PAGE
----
Stephen Cluxton of Dublin. Photo by David Fitzgerald/Sportsfile

Among modern-day players in the county, Kerry's tradition is well respected and was something Paul Galvin routinely referenced during his career but that run of defeats is likely to be preoccupying Kerry much more than any historical record being matched or surpassed.

Former midfield great Jack O'Shea doesn't see any great significance, beyond the need for Kerry to halt the current sequence of losses that grates away.

"Do these things mean anything?" asked the four-time Footballer of the Year.

"I don't know. It would be nice obviously for the Dublin team to create it, they're consistently good, they're playing well. Kerry people would get some satisfaction from stopping it maybe.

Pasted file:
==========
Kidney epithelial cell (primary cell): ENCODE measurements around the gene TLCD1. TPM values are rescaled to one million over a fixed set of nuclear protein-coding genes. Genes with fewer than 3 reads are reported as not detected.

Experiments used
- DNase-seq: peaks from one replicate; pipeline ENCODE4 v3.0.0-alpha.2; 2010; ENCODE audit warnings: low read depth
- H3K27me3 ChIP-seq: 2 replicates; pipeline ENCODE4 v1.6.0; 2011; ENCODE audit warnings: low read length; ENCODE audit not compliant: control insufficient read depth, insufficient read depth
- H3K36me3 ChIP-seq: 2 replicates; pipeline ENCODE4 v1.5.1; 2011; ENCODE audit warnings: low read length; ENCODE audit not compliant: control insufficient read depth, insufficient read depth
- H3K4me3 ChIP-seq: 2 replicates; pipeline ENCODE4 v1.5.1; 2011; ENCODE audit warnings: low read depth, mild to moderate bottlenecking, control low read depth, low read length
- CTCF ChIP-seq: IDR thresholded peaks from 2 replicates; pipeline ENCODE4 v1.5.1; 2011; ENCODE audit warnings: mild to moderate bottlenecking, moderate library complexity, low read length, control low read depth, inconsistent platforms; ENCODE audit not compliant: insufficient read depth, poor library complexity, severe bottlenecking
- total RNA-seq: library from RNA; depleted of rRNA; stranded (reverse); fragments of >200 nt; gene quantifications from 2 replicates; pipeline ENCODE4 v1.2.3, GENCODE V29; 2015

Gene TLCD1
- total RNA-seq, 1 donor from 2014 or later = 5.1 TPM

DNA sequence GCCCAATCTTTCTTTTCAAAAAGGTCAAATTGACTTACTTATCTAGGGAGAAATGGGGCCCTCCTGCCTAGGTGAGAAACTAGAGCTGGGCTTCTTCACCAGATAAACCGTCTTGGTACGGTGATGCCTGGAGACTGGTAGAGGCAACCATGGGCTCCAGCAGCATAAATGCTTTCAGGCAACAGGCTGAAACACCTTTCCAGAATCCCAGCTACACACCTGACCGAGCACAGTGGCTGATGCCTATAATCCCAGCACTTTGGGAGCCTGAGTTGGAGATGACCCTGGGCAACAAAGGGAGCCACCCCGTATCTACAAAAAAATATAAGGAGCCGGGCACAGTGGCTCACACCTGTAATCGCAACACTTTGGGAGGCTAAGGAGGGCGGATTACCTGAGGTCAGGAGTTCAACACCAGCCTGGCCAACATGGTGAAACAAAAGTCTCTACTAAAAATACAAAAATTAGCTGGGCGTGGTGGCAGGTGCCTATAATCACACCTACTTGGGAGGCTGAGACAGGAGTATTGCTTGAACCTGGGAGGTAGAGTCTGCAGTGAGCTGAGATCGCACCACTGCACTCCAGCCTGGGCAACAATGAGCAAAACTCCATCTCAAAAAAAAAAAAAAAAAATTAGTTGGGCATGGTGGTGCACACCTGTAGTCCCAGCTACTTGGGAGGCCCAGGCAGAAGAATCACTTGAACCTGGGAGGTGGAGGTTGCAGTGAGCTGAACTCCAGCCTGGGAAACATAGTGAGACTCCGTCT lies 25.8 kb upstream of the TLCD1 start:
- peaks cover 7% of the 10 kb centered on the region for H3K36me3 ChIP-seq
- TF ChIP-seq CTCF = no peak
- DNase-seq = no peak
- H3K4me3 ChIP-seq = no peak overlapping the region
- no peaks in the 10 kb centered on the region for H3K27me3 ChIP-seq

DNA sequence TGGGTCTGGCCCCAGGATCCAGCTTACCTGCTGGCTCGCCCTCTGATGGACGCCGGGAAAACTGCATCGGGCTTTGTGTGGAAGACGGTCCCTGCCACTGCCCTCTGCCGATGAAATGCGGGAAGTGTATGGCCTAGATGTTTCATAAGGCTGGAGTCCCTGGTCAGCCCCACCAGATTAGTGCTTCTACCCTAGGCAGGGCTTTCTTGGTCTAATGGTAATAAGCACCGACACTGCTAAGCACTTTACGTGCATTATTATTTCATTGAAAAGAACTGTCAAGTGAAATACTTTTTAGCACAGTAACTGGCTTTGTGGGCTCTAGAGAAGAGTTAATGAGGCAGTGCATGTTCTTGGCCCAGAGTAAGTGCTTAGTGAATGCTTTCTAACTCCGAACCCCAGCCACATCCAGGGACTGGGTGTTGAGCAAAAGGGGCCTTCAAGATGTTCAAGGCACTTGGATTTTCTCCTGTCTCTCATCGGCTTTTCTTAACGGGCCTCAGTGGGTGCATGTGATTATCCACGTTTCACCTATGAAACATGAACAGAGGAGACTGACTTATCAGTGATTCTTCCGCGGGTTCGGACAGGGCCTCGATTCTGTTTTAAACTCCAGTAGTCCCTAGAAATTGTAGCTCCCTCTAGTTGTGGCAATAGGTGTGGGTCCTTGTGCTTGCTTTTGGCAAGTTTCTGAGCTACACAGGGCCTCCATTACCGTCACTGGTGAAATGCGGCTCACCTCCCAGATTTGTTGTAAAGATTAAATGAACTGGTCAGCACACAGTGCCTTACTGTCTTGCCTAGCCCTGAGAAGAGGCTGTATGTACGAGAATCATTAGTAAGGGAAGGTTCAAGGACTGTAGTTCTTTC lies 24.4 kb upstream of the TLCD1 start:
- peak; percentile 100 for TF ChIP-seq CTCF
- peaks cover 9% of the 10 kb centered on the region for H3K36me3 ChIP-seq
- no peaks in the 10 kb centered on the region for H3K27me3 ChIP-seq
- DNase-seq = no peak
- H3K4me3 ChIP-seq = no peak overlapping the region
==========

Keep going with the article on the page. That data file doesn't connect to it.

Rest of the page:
"But this is a different ball-game, different times, different players, just a different game. Winning a match will be a priority for both teams leaving the dressing-room, records are there to be consulted afterwards. I don't think either team will be playing primarily to equal or stop a record.

"It's an important game from Kerry's point of view," continued Jacko. "A win would give them a great lift, regardless of records.

"But losing those last four games in league and championship is far more motivation than any record for Kerry. They'll be more worried about their own performance and result than any history."

In an overall context O'Shea is viewing this season through the prism of change, the acceleration of young players off the trio of All-Ireland-winning minor teams creating a curiously healthy uncertainty.